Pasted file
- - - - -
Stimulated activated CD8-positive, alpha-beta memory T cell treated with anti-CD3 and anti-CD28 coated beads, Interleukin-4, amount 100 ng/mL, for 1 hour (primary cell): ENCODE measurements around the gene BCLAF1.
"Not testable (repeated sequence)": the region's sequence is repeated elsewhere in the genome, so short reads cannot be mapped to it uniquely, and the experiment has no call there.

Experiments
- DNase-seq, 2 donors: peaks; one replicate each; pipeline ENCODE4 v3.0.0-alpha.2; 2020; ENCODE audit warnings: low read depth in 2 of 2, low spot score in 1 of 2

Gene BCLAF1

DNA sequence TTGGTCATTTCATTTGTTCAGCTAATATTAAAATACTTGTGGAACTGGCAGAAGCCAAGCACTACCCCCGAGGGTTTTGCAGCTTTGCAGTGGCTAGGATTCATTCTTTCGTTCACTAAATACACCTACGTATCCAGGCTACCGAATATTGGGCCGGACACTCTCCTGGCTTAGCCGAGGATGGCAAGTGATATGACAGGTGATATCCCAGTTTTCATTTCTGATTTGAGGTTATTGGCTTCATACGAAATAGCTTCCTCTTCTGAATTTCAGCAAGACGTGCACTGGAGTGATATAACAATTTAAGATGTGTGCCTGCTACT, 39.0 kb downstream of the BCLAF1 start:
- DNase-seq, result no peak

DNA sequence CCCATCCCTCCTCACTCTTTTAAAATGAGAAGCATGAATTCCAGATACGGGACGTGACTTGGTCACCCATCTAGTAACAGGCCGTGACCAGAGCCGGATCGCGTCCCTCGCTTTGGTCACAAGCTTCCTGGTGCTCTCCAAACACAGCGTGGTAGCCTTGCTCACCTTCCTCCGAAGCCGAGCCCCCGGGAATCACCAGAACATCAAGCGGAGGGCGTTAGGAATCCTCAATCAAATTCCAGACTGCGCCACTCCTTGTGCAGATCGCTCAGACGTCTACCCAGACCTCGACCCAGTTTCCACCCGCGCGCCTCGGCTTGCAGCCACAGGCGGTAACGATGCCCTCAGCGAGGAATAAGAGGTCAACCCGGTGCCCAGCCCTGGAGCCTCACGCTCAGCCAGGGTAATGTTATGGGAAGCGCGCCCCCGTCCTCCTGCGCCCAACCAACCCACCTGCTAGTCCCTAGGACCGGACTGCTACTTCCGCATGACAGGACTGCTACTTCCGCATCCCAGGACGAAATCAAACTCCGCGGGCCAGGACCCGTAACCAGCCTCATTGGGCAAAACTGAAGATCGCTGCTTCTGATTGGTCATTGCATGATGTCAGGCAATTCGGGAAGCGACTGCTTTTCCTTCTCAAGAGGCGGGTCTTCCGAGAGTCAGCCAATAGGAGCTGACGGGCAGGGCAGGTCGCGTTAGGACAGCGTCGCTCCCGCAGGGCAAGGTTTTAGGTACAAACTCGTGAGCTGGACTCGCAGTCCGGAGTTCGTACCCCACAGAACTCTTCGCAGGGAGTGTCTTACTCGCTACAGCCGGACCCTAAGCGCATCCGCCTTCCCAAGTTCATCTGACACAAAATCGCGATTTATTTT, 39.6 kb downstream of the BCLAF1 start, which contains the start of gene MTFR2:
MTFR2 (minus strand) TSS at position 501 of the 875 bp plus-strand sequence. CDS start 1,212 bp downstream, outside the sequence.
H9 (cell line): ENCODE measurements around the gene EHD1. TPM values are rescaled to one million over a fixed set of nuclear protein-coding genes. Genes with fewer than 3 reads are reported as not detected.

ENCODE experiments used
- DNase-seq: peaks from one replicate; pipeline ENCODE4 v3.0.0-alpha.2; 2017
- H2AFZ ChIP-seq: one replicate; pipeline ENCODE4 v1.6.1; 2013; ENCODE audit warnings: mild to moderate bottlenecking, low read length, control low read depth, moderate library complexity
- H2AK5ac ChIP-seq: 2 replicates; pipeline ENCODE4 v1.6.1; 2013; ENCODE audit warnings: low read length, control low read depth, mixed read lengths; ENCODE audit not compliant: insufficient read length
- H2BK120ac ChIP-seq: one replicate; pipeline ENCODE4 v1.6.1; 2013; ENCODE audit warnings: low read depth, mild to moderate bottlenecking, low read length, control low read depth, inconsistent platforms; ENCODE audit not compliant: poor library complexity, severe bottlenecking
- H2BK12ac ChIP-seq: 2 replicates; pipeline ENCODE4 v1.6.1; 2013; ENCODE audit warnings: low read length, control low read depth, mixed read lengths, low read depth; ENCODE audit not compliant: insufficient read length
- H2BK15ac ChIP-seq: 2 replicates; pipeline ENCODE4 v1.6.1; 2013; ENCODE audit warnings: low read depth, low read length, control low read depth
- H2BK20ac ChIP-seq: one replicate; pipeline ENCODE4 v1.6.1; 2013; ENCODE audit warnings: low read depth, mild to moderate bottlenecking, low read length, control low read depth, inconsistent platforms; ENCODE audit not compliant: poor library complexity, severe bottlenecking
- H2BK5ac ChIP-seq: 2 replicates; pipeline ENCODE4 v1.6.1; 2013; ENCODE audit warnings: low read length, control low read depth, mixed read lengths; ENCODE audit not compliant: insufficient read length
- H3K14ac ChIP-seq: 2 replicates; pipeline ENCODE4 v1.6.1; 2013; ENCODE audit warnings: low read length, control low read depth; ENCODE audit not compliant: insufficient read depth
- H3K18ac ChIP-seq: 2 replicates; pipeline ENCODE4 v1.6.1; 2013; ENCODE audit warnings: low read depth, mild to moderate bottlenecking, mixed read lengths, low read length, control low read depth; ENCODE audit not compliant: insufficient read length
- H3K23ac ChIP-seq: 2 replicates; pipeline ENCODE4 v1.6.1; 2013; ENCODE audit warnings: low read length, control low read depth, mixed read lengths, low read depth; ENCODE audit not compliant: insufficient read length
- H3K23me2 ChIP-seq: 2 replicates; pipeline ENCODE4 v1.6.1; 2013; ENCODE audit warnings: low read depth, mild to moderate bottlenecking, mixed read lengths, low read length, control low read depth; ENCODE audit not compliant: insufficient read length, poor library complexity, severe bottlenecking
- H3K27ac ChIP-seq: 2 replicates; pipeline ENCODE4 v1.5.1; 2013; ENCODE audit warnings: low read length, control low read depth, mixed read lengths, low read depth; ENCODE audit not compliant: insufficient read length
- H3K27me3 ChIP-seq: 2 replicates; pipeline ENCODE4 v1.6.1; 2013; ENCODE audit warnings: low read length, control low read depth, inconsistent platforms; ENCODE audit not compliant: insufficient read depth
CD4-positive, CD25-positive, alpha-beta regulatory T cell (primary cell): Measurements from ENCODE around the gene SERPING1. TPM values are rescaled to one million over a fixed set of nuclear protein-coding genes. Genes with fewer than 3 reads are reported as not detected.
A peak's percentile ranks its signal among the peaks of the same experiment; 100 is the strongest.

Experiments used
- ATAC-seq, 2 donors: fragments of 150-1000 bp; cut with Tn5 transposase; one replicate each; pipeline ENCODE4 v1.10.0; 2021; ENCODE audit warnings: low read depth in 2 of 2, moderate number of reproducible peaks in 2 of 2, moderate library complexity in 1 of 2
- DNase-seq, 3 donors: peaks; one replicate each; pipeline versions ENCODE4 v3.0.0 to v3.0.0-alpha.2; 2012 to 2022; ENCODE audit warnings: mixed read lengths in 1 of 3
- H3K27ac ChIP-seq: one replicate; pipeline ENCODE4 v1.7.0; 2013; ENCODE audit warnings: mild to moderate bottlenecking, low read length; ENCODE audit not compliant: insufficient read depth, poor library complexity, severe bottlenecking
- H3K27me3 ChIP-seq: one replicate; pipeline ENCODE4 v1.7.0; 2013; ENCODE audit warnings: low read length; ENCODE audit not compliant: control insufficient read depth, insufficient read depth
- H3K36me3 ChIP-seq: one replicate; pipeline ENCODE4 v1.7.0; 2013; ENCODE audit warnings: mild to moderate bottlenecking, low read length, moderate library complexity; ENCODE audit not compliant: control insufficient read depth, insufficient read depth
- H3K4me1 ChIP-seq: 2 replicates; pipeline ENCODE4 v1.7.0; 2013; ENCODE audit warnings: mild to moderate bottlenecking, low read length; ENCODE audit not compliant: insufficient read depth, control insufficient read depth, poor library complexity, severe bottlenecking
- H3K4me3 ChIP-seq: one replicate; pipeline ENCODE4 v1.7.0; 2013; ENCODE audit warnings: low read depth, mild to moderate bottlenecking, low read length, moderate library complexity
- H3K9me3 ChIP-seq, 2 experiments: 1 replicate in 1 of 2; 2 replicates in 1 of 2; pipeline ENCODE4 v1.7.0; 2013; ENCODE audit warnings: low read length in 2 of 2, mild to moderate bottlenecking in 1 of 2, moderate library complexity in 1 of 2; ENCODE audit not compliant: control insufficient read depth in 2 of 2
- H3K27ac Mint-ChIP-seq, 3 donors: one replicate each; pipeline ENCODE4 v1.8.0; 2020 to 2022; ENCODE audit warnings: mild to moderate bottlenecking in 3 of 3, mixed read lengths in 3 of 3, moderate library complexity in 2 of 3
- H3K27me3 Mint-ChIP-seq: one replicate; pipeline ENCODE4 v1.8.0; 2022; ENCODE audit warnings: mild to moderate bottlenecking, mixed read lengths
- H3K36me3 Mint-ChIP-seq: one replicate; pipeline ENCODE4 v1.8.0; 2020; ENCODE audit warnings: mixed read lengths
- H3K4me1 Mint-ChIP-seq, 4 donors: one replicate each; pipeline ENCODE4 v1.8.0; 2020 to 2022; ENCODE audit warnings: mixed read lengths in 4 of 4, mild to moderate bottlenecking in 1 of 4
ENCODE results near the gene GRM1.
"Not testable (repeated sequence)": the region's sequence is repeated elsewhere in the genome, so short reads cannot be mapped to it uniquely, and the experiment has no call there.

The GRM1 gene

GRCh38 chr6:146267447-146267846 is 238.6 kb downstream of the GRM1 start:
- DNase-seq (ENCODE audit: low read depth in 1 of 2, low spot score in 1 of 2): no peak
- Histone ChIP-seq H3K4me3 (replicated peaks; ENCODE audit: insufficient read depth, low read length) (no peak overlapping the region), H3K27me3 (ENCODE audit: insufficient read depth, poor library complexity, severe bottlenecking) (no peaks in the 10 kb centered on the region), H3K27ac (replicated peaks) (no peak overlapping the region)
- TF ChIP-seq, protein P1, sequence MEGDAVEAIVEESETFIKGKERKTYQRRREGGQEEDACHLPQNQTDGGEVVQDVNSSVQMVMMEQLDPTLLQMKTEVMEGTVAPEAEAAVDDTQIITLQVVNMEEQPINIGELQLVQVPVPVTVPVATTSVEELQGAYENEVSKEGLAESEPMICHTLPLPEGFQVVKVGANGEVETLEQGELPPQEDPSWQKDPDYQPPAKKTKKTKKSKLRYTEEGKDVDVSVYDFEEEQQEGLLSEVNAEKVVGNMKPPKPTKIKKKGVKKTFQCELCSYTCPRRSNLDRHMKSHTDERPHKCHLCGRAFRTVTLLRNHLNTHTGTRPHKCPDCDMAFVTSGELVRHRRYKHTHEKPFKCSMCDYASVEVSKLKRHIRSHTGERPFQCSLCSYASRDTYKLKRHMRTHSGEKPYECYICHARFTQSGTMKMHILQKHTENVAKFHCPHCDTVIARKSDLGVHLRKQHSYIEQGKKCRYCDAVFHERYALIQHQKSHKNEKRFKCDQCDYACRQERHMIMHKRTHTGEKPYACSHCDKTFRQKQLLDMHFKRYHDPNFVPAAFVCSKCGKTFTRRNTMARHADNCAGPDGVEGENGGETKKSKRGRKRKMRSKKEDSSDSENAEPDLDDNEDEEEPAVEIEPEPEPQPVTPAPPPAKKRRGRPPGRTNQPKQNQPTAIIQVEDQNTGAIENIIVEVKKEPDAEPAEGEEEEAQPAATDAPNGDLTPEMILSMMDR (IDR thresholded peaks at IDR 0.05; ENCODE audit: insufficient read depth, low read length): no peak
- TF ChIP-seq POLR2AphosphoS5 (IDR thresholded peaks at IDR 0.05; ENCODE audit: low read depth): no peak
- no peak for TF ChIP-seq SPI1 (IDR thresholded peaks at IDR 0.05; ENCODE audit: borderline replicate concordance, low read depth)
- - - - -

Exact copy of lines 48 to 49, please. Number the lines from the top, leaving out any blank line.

- TF ChIP-seq POLR2AphosphoS5 (IDR thresholded peaks at IDR 0.05; ENCODE audit: low read depth): no peak
- no peak for TF ChIP-seq SPI1 (IDR thresholded peaks at IDR 0.05; ENCODE audit: borderline replicate concordance, low read depth)